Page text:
NIAC Welcomes New Staff Members to the Team!

NIAC is excited to welcome new members to our team!

Arzo Wardak joins NIAC and NIAC Action as the organization’s new Political Director. Arzo comes from working as a campaign director for a U.S. Congressional primary campaign, is the founder of several initiatives aimed at empowering Afghans and Afghan Americans, and has previously worked in development and field positions. Welcome Arzo!

Mana Mostatabi is NIAC’s new Communications Director. With considerable experience in communications, human rights, foreign policy, and nuclear non-proliferation policy, she brings an exciting new perspective to NIAC! Originally hailing from the Bay Area, she’s come to D.C. to make an impact by lifting the voices of Iranian-Americans across the country. We’re excited to have her on board.

Assal Rad joins the NIAC team as Policy Analyst and Regional Organizer of the Western U.S. She recently completed her PhD at the University of Irvine, studying under Touraj Daryaee, where her dissertation focused on Iranian national identity. After volunteering with NIAC over the past year, we’re excited to see her lead volunteer teams to empower Iranian-American communities. She will also work with the NIAC Policy team to contribute valuable research and writing.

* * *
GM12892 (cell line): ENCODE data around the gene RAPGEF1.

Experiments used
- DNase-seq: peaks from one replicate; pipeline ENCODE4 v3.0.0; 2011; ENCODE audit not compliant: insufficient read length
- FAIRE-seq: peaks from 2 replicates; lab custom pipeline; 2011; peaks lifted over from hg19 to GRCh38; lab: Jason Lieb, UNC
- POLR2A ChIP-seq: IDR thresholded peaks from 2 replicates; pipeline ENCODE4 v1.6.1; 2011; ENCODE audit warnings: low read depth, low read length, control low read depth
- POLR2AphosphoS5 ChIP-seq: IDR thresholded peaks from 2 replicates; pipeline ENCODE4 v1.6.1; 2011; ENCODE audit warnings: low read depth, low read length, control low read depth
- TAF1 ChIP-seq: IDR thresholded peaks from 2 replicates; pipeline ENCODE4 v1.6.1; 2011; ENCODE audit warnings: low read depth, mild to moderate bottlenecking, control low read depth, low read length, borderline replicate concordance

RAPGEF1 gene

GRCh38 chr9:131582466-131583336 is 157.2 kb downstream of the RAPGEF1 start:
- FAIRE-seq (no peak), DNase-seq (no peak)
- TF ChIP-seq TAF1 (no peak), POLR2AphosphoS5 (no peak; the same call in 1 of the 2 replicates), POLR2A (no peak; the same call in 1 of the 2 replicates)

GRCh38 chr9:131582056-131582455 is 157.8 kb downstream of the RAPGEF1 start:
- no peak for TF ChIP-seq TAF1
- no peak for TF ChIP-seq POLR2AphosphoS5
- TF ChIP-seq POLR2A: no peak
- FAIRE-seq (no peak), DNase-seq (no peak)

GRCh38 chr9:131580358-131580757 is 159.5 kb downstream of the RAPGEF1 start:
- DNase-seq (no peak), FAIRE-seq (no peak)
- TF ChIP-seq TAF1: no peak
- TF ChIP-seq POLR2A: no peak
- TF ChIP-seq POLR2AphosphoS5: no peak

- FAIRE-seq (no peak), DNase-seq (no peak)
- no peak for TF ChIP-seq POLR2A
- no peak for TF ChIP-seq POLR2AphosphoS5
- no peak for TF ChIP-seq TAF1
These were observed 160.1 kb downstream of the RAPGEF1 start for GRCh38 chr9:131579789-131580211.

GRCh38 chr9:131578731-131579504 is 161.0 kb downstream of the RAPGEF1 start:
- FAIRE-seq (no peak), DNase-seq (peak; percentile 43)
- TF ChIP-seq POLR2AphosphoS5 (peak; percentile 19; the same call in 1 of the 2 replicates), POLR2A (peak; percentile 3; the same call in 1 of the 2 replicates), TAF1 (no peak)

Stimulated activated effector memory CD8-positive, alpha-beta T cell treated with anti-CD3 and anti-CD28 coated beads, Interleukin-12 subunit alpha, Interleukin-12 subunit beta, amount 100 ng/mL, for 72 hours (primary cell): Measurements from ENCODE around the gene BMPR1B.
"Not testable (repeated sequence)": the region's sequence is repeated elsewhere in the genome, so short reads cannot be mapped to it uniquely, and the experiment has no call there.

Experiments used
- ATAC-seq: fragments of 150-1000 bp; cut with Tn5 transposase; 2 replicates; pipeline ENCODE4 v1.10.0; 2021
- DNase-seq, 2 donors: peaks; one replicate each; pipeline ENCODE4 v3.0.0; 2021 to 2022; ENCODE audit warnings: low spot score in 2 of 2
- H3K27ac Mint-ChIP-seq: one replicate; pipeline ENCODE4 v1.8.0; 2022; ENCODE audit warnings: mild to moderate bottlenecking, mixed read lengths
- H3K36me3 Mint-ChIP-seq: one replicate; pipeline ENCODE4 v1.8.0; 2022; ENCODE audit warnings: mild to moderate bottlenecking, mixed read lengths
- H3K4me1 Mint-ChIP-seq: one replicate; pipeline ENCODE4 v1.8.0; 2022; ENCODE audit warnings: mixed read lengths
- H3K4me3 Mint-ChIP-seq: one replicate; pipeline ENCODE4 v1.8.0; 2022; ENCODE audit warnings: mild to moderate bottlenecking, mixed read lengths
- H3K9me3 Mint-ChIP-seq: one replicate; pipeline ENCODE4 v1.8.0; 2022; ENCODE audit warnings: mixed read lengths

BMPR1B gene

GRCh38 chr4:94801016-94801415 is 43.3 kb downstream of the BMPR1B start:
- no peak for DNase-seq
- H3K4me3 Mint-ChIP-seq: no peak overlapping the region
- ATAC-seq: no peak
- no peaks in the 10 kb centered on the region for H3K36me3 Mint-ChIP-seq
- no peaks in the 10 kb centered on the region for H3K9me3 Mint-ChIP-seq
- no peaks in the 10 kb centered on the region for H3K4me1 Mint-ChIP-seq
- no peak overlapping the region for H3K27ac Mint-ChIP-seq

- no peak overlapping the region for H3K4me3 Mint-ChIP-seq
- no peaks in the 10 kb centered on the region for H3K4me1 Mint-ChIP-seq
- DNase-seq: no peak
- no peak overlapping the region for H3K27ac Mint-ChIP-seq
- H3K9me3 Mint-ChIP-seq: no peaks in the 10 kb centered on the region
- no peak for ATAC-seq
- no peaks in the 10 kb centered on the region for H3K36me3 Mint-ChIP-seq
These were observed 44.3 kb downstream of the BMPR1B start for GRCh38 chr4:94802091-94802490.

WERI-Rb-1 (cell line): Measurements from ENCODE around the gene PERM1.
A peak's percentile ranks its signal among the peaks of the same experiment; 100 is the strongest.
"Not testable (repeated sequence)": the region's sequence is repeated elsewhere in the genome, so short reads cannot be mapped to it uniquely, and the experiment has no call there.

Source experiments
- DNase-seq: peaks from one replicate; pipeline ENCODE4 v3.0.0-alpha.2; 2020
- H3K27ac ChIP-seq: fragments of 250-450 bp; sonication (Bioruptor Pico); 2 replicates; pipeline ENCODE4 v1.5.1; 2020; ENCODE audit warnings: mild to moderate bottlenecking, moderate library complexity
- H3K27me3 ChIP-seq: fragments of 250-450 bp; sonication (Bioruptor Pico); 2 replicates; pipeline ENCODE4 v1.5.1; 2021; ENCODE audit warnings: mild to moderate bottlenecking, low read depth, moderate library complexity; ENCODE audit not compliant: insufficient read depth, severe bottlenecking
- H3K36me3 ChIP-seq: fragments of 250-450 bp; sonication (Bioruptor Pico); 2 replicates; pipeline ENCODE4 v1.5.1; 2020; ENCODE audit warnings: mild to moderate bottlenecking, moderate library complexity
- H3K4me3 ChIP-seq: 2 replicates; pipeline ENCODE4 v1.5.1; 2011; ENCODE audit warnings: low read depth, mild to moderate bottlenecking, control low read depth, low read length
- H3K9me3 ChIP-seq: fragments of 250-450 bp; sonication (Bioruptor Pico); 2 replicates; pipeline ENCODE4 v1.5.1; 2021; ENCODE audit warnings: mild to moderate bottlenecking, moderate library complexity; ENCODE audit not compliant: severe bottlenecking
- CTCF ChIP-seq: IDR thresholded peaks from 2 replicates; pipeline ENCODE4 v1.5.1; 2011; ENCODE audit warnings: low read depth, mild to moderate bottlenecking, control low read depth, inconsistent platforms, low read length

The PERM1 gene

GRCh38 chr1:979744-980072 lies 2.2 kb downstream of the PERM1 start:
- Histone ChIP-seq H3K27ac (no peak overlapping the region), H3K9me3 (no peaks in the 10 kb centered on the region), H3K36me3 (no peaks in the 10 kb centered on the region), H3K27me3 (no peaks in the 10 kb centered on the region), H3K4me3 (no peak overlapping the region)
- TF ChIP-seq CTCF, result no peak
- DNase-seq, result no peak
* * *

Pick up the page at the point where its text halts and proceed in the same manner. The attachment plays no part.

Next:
Finally, we’re excited to welcome Nooshin Sadegh-Samimi as Field Organizer in Pennsylvania, where she works to empower the Iranian-American community. Nooshin, a PhD candidate in the anthropology department at the University of Pennsylvania, has extensively researched race, immigration, and political representation. She is collaborating with NIAC as part of her dissertation field research.

An Update on Slack

We thank Slack for working to restore service to those erroneously cut off and for apologizing for their mistake. User access and data must be restored and we hope that Slack will look closely at whether such compliance efforts were necessary in the first place.

While we acknowledge their explanation that users we’re not barred based on ethnicity or national origin, the fact is that, time and time again, the over-enforcement of Iran sanctions manifests itself in actions that discriminate against Iranians and Iranian Americans.

Companies must not err on the side of discrimination.

Unfortunately, Slack and many other companies have been forced to try to comply with a web of sanctions that are neither narrowly crafted nor clear in their targets. The impact of such a policy cannot be narrowly confined within Iran’s borders – spillover effects have and will continue as long as it is in place.

Critically, it makes zero sense for a communication program like Slack to be barred from Iranians in the first place – the Trump administration must take a look at its sanctions and determine how to ensure they do not harm ordinary Iranians both outside and inside Iran’s borders.